our first day in Havana

Get this. From Atlanta, you can fly 90 minutes and land in a parallel world. It has 2 currencies: the CUP for locals (featuring faces and colors); the CUC for tourists (featuring statues and shades of brown). Doctors, engineers, and teachers forgo their $60/month, $40/month, and $20/month salaries to buy 1989 Peugeots or even older Russian-built Ladas for $50k to be private taxi drivers, which you can tell from the “P” leading the string of characters on their license plates. Any new cars you see will start with a “B” and be government-owned.

New German-made cars will start with a “D” or “E” because they’re driven by diplomats or are owned by an embassy. There are beautiful, enormous houses built 70+ years ago when sugar was expensive and the rich got richer, but now they hold embassies; the stacked units throughout downtown Havana are dilapidated and surrounded by stray dogs, happy people, and surprisingly limited amounts of litter. Everyone wants to know where we’re from and is surprised and delighted each time I say “Estados Unidos.” Bright colors shine through the decaying concrete.

“How did you get this car?” I asked a driver in his 20s after we learned it’d be 20 CUC to get back to our B&B from the other side of downtown. “Did you inherit it from su abuelo?” He barely speaks English, and I barely speak Spanish, but I think his answer is “yes,” though it’s more complicated than that. The body of his ’57 Chevy looks perfect, yet the back seat is coated in a plastic sheathing; the diesel engine cobbled from parts sent by a relative in Florida transports us through what I thought would be a quiet Sunday night drive across town, but it’s anything but– thousands of men, women, and kids roam the sidewalks, gather in parks to use the public wifi hotspots after keying the string of numbers and letters on the cards for sale at nearby corner shops. It’s 1955 meets 2010. “Can I smoke a cigar?” “NO!” the driver says with a smile.

Our B&B is Casa Mirador La Colina in the Vedado district, across from the pharmacy school at the University of Havana (founded in 1728). It has a rooftop lounging area.

Our host lives down the hall and shows us to our white bedroom with its adjoining bathroom; it’s like a hostel, but with better coffee and breakfast food. The windows are open, but we can use the window A/C unit to cool it at bedtime.

We’re there under the “support the people” visa, so we have to plan every activity every day such that any dollars and time spent are supporting and helping the local people, not the local government. We only ride in cars with tags preceded by “P.” We stay away from the shiny new hotels the various drivers proudly point out as we drive by.

Before we left Atlanta, I exchanged all our dollars for Euros to avoid the 10% exchange penalty we’d have if transferring U.S. dollars to CUCs in Havana. Once we land, we stand in line to get our CUCs, which the teller hands out in mostly 10s. I feel like a crack dealer.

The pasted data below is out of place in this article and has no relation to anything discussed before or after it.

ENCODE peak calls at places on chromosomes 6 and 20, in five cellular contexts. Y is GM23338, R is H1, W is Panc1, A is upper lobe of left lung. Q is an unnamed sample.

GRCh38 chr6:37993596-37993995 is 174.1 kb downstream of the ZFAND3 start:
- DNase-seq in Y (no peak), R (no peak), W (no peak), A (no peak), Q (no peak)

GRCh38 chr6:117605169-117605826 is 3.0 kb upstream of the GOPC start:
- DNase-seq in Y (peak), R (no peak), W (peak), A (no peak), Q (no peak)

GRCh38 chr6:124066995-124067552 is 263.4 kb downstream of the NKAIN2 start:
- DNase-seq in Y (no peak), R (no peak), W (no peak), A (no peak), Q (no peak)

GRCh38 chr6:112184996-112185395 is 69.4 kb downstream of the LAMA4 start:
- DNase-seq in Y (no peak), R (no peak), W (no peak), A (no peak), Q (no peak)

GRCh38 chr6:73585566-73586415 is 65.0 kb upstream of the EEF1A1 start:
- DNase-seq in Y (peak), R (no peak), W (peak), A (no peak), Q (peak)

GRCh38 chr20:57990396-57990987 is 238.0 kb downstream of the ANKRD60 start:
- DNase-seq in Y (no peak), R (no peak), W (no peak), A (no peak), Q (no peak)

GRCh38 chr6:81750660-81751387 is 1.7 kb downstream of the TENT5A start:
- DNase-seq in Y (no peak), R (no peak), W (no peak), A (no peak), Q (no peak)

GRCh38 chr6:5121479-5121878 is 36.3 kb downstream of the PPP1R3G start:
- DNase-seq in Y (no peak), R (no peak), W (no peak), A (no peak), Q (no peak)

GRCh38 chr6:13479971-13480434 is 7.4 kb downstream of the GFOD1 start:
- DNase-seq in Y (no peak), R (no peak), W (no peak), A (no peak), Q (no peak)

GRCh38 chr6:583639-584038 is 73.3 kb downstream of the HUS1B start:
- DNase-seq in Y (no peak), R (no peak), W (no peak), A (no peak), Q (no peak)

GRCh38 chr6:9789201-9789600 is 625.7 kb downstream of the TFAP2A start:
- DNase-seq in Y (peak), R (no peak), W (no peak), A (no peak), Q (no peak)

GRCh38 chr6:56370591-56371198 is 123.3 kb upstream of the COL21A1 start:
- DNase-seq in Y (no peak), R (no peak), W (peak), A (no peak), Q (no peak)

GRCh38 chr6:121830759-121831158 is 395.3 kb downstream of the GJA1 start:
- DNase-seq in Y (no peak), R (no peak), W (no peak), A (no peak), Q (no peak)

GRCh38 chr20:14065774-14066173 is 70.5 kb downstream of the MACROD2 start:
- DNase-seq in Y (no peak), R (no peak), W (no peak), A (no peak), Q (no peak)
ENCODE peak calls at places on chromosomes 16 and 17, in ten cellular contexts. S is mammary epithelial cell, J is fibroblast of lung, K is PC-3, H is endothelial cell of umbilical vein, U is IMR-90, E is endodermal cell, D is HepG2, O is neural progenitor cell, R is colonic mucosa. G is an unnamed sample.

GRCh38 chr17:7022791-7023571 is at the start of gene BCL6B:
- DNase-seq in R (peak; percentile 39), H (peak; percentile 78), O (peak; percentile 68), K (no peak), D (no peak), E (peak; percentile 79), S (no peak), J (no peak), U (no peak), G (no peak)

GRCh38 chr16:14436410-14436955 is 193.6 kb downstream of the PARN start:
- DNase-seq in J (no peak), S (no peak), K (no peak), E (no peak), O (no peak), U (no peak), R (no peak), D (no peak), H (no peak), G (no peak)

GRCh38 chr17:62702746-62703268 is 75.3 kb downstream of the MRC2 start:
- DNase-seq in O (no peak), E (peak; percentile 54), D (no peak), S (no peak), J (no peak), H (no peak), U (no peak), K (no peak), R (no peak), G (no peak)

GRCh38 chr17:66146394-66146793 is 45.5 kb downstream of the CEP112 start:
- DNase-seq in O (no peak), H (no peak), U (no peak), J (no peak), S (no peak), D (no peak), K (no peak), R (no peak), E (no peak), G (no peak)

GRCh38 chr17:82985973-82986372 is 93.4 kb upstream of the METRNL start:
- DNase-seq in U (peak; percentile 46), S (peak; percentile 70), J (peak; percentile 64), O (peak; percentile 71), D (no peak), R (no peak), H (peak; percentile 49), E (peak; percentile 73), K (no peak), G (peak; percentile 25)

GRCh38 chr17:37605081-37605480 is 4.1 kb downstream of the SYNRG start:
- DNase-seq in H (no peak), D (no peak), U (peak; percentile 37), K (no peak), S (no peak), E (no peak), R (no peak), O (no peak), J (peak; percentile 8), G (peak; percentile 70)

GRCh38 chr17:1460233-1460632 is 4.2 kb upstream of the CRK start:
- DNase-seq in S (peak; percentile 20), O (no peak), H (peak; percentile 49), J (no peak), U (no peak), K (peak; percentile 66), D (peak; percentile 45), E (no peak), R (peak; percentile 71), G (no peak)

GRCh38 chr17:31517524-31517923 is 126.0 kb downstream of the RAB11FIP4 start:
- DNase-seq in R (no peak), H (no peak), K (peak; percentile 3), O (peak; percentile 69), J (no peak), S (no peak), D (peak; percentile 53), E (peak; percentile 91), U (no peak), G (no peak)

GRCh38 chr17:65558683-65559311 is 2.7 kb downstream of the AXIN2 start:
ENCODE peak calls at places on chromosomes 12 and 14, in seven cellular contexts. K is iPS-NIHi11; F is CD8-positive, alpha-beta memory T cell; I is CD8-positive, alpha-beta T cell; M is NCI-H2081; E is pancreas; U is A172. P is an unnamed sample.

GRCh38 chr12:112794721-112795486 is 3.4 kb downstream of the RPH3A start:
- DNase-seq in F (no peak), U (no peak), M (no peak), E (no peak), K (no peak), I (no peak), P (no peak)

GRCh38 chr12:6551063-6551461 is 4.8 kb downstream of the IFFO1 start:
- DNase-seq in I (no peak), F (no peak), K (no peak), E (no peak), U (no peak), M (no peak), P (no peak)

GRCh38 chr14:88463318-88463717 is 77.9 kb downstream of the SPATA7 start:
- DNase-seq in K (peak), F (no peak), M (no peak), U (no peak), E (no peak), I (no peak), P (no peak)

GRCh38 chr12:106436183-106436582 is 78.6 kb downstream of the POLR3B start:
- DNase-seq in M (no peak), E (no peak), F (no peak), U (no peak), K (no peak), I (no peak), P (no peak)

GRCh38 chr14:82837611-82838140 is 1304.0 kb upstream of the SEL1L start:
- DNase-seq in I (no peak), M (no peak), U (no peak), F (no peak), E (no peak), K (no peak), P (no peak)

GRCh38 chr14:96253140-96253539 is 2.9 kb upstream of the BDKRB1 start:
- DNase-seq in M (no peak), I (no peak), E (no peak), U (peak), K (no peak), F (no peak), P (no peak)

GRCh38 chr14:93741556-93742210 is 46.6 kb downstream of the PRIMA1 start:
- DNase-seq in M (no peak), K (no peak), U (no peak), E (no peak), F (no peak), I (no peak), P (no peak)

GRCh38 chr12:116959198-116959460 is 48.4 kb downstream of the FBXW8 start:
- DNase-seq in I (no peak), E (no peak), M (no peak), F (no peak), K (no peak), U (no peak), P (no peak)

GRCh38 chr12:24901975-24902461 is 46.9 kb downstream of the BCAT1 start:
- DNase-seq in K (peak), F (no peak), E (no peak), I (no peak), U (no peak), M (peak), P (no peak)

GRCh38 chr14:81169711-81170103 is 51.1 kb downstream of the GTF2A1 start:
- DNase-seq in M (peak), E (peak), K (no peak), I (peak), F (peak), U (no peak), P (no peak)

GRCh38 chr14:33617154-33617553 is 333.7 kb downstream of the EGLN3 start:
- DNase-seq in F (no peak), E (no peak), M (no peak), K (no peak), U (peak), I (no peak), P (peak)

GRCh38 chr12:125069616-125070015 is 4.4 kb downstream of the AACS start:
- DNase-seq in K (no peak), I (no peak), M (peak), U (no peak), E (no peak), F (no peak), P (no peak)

The pre-arranged driver meets us at the airport and takes us to the B&B where the innkeeper provides a quick tour of the kitchen and the patio where we’ll get breakfast. We descend 4 flights of stairs back to the street to enter our convertible for our first tour–a classic car tour of Havana.

Our driver points out the various embassies–the tallest and most impressive is Russia’s–as we see the “good” parts of the area; we cross a river and wind through green canopy-covered streets; the air feels cooler and cleaner.

We ascend to the fort high above the skyline, concluding at the historic Hotel Nacional for mojitos and cigars on the patio overlooking the water.

We followed the sidewalk a few paces and saw a bunker of sorts with a locked iron door and this sign:

It’s our 14th anniversary, so we have dinner several stories above the city in a residential building; it’s called Cafe Laurent and is one of the many paladares where Americans are allowed to dine. The reviews are great; the service is good; the food is good. We love the views best.

After dinner, we go to a red phone booth and stand outside at 9:40 so we can be first to enter at 10pm. We’re led underground, pay 15 CUCs each, and sit at the table next to the stage. We’re in La Zorra y el Cuervo — the Fox & Crow. A woman plays jazz flute and provides vocals, another plays bass, another plays bongos, and a fourth plays keyboards. An older man plays the sax, and a younger man plays drums. The 2 included drinks were weak, but the music was awesome; we stayed until they ended after 1am. It’s probably my favorite experience of the trip.

Friday morning, we followed Neptuno Street into old Havana, and there’s so much more to tell and so many more photos to upload, so they’ll have to wait for the next post…

One Comment

  1. Deborah Moebes

    It’s two countries, one superimposed on the other–totally a parallel world, that’s exactly the right description. The music and the rum and the art, though!! Unreal.

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